My lovely blog friend La Quemada has nominated me to post three quotes, on three consecutive days, and each day nominate three new bloggers to take up the challenge. Having contemplated this, but never being comfortable with nominations (and nine in total is a very tall order), I have decided to play fast and loose with the rules, and simply throw the challenge open to anyone who fancies a go. The exact rules, for those more conscientious, follow:
Thank the blogger who nominated you.
Share one new quote on three consecutive days on your blog. They can be from anywhere, anyone, or anything.
On each of the three days, nominate three more bloggers to carry on with the quotes.
So, my thanks to La Quemada, and I have decided that the theme of all three of my quotes will be women who have inspired me. We commence with…
Ada Lovelace (1815-1852)
The only legitimate daughter of the “mad, bad, and dangerous to know” Lord Byron, Ada’s mother was adamant that her daughter should not inherit her father’s wild disposition and felt that intensively schooling her in mathematics would be the best way to suppress this. Rather than stifling her imagination, though, this turned her into such a visionary and ambitious mathematician that she ended up becoming the world’s first computer programmer before any actual computers existed… though that was not for want of trying. Her algorithm was intended to run on Charles Babbage’s Analytical Engine: a mechanical proto-digital computer that they worked together on but was sadly never completed, though it would have assuredly been the coolest thing ever if it had been…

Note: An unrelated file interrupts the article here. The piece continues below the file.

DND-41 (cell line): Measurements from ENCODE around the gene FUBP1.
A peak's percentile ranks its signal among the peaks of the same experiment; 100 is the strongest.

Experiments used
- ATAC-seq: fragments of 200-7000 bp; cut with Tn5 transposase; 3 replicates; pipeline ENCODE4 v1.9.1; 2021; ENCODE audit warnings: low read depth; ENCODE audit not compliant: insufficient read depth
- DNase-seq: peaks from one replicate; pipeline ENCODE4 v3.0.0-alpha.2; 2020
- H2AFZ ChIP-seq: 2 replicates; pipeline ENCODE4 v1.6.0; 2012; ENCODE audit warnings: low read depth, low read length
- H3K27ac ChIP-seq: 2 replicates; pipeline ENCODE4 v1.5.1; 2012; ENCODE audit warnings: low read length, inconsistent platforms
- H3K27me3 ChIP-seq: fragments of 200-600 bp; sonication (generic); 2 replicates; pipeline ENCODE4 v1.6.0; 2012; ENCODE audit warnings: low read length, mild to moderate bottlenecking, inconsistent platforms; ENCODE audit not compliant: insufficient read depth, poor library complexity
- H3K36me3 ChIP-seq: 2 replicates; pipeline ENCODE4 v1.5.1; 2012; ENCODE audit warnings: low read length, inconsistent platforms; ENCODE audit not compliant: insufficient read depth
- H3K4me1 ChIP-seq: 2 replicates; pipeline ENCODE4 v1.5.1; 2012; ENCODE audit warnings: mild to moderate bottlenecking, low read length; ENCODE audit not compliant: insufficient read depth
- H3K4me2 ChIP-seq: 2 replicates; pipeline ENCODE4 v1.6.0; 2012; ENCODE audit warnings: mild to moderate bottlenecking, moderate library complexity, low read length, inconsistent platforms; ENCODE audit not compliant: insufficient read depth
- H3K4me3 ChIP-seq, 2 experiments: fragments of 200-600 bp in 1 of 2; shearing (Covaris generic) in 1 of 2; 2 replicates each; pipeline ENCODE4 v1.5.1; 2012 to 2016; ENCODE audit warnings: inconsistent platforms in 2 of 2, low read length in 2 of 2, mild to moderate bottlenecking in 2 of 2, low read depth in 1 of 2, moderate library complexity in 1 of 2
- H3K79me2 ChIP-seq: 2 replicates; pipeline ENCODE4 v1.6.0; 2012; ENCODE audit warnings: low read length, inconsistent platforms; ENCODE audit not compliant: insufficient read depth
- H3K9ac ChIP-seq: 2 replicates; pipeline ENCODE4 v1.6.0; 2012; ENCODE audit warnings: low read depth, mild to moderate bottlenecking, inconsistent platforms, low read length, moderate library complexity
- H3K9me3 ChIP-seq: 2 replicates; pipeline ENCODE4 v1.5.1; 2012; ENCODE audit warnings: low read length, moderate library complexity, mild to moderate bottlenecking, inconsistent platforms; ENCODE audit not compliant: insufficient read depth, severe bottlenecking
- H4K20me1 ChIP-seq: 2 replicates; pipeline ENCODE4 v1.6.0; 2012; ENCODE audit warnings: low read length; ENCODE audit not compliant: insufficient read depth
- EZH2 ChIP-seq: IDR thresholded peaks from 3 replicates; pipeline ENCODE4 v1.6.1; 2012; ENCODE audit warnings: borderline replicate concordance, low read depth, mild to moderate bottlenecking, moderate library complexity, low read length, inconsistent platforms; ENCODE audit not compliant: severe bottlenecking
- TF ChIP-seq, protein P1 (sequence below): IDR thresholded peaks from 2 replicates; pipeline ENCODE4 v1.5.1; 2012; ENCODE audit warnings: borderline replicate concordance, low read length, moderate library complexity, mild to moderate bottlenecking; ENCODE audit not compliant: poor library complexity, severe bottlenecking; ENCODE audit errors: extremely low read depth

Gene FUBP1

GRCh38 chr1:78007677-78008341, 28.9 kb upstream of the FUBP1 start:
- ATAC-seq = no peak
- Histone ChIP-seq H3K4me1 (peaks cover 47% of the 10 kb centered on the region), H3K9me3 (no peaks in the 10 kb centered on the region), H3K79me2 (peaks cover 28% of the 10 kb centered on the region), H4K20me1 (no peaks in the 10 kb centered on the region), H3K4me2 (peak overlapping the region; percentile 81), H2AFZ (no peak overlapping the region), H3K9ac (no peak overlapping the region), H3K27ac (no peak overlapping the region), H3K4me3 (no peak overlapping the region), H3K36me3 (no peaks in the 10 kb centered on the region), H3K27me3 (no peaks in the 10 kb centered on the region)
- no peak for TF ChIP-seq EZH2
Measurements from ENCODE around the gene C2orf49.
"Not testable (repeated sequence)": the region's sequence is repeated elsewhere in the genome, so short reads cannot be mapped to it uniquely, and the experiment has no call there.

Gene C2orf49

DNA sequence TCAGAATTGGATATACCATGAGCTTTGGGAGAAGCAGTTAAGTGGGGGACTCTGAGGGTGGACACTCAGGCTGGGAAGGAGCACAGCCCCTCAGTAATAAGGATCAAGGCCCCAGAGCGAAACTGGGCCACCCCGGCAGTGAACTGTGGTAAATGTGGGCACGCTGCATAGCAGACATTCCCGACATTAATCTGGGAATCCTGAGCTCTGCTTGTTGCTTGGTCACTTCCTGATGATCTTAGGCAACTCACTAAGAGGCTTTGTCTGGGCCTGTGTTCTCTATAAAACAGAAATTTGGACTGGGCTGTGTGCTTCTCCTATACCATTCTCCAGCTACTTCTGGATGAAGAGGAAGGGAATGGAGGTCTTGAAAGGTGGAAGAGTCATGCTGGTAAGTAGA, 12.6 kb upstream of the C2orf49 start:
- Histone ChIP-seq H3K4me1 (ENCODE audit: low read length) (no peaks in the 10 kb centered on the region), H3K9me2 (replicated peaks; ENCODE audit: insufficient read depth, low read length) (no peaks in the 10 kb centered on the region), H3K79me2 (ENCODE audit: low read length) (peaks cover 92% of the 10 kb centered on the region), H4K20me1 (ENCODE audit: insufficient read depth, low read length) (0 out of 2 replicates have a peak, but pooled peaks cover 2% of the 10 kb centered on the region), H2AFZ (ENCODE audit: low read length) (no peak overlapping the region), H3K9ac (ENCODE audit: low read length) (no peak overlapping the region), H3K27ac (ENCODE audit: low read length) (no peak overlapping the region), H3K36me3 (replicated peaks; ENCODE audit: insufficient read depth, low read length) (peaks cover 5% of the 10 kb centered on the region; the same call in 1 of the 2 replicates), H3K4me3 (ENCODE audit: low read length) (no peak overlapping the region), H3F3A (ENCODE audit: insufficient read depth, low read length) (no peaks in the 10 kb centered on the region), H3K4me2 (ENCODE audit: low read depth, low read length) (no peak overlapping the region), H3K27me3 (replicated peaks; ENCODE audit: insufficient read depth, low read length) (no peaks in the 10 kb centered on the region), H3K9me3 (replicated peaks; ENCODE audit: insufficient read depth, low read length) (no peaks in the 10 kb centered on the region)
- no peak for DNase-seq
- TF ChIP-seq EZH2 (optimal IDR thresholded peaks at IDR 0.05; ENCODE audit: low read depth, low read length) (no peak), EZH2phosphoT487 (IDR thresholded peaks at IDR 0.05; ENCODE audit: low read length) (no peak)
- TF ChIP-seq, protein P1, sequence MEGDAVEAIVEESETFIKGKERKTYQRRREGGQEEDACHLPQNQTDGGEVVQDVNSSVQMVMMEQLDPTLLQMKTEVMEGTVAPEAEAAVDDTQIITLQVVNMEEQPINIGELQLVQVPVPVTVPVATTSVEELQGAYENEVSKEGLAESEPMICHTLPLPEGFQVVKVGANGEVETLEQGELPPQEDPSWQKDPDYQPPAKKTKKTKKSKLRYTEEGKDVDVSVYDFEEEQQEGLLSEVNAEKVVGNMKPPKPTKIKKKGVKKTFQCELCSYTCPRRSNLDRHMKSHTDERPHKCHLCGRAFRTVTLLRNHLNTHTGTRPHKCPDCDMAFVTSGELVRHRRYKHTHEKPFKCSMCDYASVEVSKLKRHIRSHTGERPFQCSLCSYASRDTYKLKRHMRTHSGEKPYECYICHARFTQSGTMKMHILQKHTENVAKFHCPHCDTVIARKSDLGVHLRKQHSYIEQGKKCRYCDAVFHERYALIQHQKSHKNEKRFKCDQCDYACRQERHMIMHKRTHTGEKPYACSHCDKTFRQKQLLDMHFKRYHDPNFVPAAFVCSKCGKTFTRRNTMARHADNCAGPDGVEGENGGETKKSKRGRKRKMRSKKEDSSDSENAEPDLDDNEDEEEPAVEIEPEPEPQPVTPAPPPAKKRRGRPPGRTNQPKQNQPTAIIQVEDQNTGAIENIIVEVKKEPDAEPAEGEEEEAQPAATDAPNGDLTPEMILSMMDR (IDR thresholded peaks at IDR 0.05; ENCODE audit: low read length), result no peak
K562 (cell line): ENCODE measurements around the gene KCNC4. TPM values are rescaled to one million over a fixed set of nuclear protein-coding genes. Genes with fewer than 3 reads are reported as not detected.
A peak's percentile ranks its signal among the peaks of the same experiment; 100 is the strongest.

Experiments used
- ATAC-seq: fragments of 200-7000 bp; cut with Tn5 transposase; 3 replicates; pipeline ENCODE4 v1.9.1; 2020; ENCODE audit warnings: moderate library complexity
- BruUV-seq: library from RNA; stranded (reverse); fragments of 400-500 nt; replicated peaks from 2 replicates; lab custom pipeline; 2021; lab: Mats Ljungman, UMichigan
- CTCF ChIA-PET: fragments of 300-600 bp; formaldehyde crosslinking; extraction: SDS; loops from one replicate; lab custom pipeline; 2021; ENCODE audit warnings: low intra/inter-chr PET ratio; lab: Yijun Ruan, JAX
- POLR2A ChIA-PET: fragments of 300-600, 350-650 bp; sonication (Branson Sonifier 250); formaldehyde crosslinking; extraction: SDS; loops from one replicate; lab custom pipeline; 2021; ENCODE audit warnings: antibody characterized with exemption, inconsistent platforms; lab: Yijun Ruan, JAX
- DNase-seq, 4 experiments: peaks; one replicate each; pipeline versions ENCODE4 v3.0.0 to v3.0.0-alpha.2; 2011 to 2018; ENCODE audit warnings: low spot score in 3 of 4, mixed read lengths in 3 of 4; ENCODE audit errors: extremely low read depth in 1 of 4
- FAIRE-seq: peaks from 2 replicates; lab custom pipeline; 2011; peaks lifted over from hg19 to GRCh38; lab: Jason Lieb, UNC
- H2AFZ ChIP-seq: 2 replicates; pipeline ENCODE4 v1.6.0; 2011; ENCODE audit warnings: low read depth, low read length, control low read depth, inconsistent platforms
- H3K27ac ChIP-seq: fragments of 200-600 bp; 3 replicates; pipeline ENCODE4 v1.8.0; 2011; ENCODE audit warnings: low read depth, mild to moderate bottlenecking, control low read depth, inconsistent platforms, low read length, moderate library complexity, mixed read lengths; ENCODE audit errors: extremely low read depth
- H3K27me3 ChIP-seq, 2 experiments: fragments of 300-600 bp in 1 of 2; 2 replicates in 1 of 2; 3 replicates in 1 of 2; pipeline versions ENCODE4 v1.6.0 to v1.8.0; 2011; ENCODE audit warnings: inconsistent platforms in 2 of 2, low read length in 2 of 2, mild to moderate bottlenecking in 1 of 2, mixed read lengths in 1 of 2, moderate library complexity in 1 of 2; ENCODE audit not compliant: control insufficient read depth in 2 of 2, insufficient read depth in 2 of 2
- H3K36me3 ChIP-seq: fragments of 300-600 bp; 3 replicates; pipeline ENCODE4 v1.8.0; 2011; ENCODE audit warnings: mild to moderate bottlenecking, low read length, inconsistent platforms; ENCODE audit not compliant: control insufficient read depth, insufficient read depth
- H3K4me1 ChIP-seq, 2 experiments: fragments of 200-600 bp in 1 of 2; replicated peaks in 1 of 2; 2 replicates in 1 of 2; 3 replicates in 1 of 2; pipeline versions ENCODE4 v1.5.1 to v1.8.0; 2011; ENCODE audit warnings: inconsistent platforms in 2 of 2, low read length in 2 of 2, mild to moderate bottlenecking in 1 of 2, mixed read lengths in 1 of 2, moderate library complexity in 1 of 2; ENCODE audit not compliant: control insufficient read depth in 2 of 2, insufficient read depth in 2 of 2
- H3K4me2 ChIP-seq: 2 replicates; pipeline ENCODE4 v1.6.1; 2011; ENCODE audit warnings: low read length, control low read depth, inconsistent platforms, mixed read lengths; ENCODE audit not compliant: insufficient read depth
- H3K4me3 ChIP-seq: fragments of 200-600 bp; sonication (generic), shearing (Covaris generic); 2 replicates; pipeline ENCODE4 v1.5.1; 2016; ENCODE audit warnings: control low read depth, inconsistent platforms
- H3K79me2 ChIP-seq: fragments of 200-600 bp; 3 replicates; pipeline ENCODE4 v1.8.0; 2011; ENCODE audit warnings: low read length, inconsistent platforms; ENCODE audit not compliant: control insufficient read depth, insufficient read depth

(From Sydney Padua’s The Thrilling Adventures of Lovelace and Babbage, Pantheon, 2015)
Ada died tragically young, at thirty six: the same age Lord Byron died at (and by sinister coincidence my own age at the time of writing this). What she might have achieved had she lived longer is something we can only speculate on, but her imagination – in what many might think of as dry fields of study – knew no limits, and carried the spirit and sublime energy of the Romantic poets into the realms of science. In her own words…
“Those who view mathematical science, not merely as a vast body of abstract and immutable truths, whose intrinsic beauty, symmetry and logical completeness, when regarded in their connexion together as a whole, entitle them to a prominent place in the interest of all profound and logical minds, but as possessing a yet deeper interest for the human race, when it is remembered that this science constitutes the language through which alone we can adequately express the great facts of the natural world, and those unceasing changes of mutual relationship which, visibly or invisibly, consciously or unconsciously to our immediate physical perceptions, are interminably going on in the agencies of the creation we live amidst: those who thus think on mathematical truth as the instrument through which the weak mind of man can most effectually read his Creator’s works, will regard with especial interest all that can tend to facilitate the translation of its principles into explicit practical forms.”